Could ITV Digital encryption claims land News Corporation with a £1bn plus bill?

Remember ITV Digital, OnDigital in its first incarnation? It was the pay-TV business set up by Carlton and Granada (who subsequently came together as ITV) which briefly challenged Rupert Murdoch’s BSkyB in the UK pay TV business.

ITV Digital eventually subsided in 2002 leaving ITV £1bn or so out of pocket, the most spectacular of a series of financial disasters that attended the formation of the biggest UK terrestrial commercial broadcaster.

Recently a number of media including the BBC’s prestigious Panorama have accused News Corporation subsidiary NDS (now part-owned by Permira), an encryption specialist, of playing the key role in undermining ITV Digital. NDS is alleged to have supplied ITV Digital encryption codes to hackers on an industrial scale, allegations News Corp hotly denies. News Corp and Permira were planning to sell NDS to Cisco for $5bn.

And, surprise, surprise, the allegations include charges that NDS used former policemen on its staff and the Surrey Police (which definitely shouldn’t have been on the payroll) to expedite its plot to undermine ITV Digital. News Corp denies this as well. News Corp’s cosy (and arguably illegal) relationship with the British police is a big factor in the current spate of UK investigations into its activities, most notably the News of the World phone hacking scandal that led to the closure of the paper.

Panorama has messed up its investigations before, it has a particularly dodgy record in investigating football corruption. But it’s hard to believe that it, and other media hounds on Murdoch’s tail including the Australian Financial Review and PBS Frontline in the US, is making it all up.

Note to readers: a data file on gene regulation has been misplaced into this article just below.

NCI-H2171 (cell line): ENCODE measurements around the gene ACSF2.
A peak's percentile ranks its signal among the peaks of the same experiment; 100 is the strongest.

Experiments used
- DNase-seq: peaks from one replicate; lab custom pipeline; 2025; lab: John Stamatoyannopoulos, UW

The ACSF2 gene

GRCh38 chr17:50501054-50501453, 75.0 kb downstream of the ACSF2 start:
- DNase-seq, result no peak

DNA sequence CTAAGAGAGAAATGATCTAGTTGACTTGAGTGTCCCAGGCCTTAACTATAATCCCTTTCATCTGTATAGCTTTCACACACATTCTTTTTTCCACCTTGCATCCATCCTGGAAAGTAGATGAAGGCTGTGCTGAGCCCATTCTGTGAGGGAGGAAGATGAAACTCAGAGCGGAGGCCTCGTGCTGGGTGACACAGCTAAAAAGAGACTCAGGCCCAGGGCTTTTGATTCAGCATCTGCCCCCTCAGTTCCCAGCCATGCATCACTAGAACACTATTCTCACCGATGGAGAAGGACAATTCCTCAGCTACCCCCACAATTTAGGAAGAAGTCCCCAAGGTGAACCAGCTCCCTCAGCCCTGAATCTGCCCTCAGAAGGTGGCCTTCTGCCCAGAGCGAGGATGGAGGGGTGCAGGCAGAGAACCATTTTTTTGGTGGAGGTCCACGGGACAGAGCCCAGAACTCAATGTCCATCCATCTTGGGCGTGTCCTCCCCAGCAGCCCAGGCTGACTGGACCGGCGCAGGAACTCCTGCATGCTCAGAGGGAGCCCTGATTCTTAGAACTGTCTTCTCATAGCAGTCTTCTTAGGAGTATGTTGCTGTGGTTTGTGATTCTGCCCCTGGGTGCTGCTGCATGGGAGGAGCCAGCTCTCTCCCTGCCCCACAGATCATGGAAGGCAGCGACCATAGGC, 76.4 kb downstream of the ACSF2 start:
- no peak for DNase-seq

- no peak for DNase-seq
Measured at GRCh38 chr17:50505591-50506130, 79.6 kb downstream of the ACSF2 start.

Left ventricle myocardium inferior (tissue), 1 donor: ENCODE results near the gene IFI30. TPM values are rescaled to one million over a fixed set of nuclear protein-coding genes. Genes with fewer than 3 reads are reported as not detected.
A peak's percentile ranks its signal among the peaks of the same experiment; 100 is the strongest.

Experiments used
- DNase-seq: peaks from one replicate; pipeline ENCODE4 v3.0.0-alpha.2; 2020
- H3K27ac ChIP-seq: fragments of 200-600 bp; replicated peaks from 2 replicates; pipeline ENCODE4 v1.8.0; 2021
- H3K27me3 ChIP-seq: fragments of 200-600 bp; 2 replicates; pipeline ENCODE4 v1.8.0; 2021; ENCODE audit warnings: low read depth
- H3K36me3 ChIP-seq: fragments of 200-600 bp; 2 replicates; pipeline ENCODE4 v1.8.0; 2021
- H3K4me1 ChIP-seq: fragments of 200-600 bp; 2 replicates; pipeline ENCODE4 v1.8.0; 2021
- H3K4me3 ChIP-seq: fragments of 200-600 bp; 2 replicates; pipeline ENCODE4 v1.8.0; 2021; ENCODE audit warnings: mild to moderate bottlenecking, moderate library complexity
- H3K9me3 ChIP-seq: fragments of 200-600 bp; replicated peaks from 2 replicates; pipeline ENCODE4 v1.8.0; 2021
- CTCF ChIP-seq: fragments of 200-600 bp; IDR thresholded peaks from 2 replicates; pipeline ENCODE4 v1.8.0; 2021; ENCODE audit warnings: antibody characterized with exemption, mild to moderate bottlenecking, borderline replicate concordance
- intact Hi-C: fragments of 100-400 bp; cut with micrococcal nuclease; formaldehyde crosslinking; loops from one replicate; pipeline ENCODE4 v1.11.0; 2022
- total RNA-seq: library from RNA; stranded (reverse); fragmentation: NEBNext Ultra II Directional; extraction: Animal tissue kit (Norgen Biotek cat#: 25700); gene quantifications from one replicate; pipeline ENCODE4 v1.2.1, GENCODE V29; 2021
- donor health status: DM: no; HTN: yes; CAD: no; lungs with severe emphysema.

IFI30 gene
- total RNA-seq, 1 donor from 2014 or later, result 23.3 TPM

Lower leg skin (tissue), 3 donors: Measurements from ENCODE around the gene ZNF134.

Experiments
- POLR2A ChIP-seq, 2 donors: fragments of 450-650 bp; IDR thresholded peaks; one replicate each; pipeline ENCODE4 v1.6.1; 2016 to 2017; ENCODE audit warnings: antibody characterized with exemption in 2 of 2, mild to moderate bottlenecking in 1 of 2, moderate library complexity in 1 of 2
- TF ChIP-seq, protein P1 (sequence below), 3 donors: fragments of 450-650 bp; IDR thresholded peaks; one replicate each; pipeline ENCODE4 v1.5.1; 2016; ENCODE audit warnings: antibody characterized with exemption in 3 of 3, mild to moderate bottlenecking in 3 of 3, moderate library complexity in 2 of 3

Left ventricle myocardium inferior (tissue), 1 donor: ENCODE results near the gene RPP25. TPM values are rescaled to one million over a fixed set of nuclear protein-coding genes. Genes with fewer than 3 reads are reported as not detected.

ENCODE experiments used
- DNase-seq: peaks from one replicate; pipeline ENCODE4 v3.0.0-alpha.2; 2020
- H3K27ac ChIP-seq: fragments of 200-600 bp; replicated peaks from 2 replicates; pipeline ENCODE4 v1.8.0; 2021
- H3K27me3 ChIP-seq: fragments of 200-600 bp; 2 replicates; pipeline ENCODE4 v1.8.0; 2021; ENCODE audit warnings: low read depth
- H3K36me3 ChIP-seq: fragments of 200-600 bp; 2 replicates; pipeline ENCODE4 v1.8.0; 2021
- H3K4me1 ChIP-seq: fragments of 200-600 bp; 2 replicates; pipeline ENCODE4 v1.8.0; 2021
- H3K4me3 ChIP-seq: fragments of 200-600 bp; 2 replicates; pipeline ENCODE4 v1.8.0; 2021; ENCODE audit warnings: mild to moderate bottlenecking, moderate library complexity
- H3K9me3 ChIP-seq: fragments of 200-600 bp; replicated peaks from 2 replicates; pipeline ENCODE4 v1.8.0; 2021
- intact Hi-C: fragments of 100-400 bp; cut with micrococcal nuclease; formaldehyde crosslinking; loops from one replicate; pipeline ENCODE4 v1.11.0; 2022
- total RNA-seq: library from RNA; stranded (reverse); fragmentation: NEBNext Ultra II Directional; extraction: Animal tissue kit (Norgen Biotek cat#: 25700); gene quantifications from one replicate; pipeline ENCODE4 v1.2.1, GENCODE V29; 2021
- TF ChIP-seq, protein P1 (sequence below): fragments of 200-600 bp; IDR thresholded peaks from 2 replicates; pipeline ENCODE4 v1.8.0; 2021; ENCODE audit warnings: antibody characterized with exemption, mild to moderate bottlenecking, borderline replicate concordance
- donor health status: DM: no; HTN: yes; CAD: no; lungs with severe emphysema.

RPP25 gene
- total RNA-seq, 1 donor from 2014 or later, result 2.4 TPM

News Corp is wheeling out what big guns it has left to fight the allegations, most notably COO Chase Carey, the man many investors would like to see as CEO of the company. But News Corp’s credibility is severely weakened in the wake of phone hacking and various other scandals.

A point which won’t be lost on ITV’s lawyers who have probably already computed what £1bn plus interest accrued since 2002 would amount to (a hell of a lot). The NDS affair has the potential to be the most damaging and costly of all the Murdochs’ current travails.

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About Stephen Foster

Stephen is a former editor of Marketing Week and London Evening Standard advertising columnist. He wrote City Republic for Brand Republic and is a partner in communications consultancy The Editorial Partnership.